On the other hand he does not want to go back. His work is beautiful. It is amazing to watch him and see how diplomas etc. come out so fast and perfect. He is very proud of his talent. A typical artist. He is already 62 yrs old.

Auntie told me a lot about her 19 yrs in U.S.A. this week. It sure had its ups and downs. Whenever she thought things were going well, something happened. Either sickness or a marriage. Now she is trying to do everything to make things nice and pleasant for me. In the beginning she went through a lot of trouble. But in between she also had lots of good times.

Today it is awfully hot again. I am sweating. Yesterday it was so cold that I was freezing in a suit. I have already one order for a hat, but I have to buy myself a wooden hat block first. I am keeping myself very busy, sewing and fixing for Auntie and myself.

Next week I intend to go to Weils 1 day to do some work on their sewing machine. We do not have one. (Actually, we have no furniture except 3 beds. Uncle has a closet in his room and we have a very little one in our room and actually live out of our trunks and suitcases.)

Martin, Uncle’s son, is supposed to come here this evening. So far we have always missed each other. Tomorrow we are going to a picnic of the German choirs. I wonder how that is going to be. At least I will have a chance to dance again. I have missed that.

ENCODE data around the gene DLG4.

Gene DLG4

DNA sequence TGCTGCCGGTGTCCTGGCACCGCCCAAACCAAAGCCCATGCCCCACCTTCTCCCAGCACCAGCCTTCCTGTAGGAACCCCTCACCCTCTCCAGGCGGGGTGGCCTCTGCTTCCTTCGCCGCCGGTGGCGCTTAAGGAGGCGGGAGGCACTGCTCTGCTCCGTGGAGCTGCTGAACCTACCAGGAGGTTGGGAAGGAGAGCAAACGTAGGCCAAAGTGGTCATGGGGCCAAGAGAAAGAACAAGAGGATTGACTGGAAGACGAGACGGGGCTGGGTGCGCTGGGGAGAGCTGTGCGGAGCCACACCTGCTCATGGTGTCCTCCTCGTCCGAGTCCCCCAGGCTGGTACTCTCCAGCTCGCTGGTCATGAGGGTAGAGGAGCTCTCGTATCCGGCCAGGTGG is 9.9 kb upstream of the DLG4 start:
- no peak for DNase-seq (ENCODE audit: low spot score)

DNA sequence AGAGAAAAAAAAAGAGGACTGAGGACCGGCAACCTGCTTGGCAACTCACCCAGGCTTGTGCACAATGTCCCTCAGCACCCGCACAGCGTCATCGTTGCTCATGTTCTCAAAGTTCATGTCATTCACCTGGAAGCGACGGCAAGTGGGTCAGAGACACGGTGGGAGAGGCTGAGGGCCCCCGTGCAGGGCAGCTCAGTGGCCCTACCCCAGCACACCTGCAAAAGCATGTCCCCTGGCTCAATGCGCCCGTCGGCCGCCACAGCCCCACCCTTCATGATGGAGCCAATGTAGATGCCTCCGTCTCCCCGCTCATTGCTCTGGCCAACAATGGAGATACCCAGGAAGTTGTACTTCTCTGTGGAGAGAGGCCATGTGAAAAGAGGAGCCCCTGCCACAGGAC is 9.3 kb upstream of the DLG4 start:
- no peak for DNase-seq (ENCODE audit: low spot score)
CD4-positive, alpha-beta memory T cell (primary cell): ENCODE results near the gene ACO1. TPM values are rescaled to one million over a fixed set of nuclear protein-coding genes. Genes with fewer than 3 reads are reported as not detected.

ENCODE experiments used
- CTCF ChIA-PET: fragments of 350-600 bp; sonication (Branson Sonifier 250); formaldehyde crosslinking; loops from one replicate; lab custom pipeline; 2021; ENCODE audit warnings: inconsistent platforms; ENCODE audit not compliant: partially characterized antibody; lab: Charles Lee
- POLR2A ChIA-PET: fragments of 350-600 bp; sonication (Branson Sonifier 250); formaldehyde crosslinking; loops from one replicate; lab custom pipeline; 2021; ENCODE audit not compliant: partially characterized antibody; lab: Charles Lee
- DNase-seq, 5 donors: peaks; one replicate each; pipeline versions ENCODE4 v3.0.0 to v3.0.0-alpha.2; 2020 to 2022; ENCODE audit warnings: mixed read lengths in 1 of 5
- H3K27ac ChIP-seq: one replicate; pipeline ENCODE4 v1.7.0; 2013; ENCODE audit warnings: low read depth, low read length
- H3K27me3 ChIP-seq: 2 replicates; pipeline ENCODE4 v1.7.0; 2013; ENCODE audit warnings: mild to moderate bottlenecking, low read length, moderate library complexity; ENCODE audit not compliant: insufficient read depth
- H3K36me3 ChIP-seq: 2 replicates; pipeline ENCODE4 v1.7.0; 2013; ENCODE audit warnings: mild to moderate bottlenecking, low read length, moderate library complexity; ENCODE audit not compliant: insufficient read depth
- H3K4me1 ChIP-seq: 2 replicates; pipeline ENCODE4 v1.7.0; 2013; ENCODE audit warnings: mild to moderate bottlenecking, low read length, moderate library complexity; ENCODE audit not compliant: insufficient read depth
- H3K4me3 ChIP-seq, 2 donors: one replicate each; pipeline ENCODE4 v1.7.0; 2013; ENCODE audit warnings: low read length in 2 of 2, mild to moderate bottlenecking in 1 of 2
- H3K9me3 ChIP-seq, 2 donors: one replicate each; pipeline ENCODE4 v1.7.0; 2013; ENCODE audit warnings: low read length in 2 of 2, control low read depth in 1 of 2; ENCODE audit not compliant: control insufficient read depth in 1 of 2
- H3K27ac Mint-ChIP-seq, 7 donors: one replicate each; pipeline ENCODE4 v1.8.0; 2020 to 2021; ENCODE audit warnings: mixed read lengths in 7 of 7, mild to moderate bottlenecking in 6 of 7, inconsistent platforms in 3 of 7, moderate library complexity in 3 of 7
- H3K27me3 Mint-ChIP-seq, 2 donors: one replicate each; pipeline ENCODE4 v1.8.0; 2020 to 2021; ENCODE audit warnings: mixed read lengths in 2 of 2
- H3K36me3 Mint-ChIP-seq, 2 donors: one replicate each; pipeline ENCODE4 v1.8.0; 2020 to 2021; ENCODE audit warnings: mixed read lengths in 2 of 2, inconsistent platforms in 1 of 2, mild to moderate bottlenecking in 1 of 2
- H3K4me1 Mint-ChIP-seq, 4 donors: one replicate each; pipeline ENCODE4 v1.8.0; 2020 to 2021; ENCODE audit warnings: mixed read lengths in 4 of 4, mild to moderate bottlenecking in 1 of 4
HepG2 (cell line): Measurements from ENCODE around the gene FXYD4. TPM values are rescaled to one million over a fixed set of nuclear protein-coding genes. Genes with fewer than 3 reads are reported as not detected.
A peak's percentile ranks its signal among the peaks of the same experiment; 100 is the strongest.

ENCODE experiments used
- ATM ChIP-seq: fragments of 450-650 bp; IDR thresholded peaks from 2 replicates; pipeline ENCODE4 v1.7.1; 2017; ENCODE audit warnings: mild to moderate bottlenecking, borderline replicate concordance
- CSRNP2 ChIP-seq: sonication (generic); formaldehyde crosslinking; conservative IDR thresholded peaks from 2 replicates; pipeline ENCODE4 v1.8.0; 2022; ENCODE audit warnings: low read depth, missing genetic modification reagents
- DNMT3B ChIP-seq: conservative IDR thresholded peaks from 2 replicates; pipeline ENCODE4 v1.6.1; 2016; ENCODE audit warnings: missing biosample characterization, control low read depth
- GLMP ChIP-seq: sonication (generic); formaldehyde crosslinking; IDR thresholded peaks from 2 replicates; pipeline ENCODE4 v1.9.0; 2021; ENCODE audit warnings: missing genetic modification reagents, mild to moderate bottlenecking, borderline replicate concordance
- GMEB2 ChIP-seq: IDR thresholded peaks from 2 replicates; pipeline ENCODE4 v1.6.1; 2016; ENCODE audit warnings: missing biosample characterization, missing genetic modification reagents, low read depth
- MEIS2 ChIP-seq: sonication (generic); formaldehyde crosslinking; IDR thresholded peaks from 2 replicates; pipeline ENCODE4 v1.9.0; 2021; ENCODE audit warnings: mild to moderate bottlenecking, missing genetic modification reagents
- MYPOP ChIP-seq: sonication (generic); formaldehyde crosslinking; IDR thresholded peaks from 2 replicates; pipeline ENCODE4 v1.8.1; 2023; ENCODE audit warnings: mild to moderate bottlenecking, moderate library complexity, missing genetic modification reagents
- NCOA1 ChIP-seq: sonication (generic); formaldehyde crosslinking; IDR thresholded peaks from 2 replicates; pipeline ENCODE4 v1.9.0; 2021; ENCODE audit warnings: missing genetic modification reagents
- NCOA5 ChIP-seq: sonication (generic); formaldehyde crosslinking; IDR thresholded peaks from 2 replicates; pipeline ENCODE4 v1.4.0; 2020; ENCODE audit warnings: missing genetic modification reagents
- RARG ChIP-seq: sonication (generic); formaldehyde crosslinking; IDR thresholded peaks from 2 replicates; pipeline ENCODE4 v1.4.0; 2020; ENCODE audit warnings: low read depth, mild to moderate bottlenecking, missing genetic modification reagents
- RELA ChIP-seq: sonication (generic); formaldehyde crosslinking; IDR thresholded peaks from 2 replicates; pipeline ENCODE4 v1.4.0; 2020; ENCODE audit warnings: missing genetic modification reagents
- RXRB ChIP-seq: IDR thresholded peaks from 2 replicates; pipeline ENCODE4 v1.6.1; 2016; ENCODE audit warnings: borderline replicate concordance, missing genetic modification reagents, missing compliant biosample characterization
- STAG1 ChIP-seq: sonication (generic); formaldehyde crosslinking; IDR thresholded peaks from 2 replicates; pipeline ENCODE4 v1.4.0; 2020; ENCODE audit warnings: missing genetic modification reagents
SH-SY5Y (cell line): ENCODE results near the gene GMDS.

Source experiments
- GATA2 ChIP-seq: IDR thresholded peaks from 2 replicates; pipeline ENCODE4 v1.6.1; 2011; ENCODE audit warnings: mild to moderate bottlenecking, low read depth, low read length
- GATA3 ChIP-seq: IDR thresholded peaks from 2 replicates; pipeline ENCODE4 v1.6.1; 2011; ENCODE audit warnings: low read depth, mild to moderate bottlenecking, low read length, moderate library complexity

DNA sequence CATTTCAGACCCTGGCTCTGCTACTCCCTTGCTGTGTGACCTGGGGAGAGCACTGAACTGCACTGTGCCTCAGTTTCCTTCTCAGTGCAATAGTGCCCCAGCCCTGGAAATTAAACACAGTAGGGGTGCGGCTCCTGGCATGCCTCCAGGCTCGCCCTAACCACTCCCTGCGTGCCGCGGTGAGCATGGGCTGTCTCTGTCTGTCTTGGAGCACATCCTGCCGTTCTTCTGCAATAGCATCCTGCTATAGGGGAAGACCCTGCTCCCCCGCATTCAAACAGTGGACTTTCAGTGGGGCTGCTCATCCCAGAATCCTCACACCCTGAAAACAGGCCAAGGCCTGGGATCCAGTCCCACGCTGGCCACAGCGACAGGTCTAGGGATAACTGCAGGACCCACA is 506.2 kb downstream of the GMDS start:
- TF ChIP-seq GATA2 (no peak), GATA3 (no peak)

I am here 6 weeks already and I am sure a lot of things have happened to you which would be very much of interest to me. You really do not have to write as detailed as I but a little more.

Today I received a big package of things that I had left behind in N.Y. It got to be 4:00 p.m. now and I do want to write to a few more people and do some sewing. By the way both Auntie and Uncle asked me to send you their regards when ever I write.

Love,

Your Noodlesoup.

p.s. Uncle just came home and told me that I should come for an interview to his nephew’s wholesale millinery business on Monday.


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About Leonard Grossman

Writing about the online world since 1992: The ModemJunkie's Portal Taught school in the inner-city from 1967-78, Government lawyer from 1979-2010. Married to the incredible Cindy Barnard. Proud father of Sarah and grandfather of Gavin.

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2 Responses to June 9, 1934 “I have already one order for a hat.”

  1. Pat Kaneda

    July 6, 2012 at 8:48 am

    This is lovely as usual and so detailed! She paints wonderful pictures of her days. What a treasure trove you have in her letters and your memories of her.